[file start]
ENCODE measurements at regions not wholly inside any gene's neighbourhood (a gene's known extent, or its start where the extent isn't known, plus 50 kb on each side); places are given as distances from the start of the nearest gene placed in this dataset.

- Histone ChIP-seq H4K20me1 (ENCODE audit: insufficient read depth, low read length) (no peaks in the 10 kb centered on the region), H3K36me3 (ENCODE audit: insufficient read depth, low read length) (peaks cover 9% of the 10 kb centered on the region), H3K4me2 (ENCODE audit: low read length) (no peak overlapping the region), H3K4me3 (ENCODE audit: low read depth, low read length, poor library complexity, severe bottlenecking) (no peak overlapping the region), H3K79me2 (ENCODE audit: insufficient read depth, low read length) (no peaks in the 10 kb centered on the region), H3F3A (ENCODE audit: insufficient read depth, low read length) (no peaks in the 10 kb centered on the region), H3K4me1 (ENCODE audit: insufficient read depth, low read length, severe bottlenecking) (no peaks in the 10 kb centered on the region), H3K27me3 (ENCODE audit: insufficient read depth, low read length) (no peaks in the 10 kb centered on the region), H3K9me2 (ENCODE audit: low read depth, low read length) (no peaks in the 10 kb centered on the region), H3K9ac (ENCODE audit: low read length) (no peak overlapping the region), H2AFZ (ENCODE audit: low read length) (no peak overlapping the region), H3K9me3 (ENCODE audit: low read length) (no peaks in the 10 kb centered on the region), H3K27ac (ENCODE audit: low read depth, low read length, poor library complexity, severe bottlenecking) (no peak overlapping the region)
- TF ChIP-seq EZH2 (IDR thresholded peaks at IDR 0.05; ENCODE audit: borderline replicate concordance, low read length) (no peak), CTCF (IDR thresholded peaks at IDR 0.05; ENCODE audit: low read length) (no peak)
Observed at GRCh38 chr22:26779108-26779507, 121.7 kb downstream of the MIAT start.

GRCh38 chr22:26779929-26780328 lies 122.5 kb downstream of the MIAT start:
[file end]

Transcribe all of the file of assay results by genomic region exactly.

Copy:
ENCODE measurements at regions not wholly inside any gene's neighbourhood (a gene's known extent, or its start where the extent isn't known, plus 50 kb on each side); places are given as distances from the start of the nearest gene placed in this dataset.

- Histone ChIP-seq H4K20me1 (ENCODE audit: insufficient read depth, low read length) (no peaks in the 10 kb centered on the region), H3K36me3 (ENCODE audit: insufficient read depth, low read length) (peaks cover 9% of the 10 kb centered on the region), H3K4me2 (ENCODE audit: low read length) (no peak overlapping the region), H3K4me3 (ENCODE audit: low read depth, low read length, poor library complexity, severe bottlenecking) (no peak overlapping the region), H3K79me2 (ENCODE audit: insufficient read depth, low read length) (no peaks in the 10 kb centered on the region), H3F3A (ENCODE audit: insufficient read depth, low read length) (no peaks in the 10 kb centered on the region), H3K4me1 (ENCODE audit: insufficient read depth, low read length, severe bottlenecking) (no peaks in the 10 kb centered on the region), H3K27me3 (ENCODE audit: insufficient read depth, low read length) (no peaks in the 10 kb centered on the region), H3K9me2 (ENCODE audit: low read depth, low read length) (no peaks in the 10 kb centered on the region), H3K9ac (ENCODE audit: low read length) (no peak overlapping the region), H2AFZ (ENCODE audit: low read length) (no peak overlapping the region), H3K9me3 (ENCODE audit: low read length) (no peaks in the 10 kb centered on the region), H3K27ac (ENCODE audit: low read depth, low read length, poor library complexity, severe bottlenecking) (no peak overlapping the region)
- TF ChIP-seq EZH2 (IDR thresholded peaks at IDR 0.05; ENCODE audit: borderline replicate concordance, low read length) (no peak), CTCF (IDR thresholded peaks at IDR 0.05; ENCODE audit: low read length) (no peak)
Observed at GRCh38 chr22:26779108-26779507, 121.7 kb downstream of the MIAT start.

GRCh38 chr22:26779929-26780328 lies 122.5 kb downstream of the MIAT start: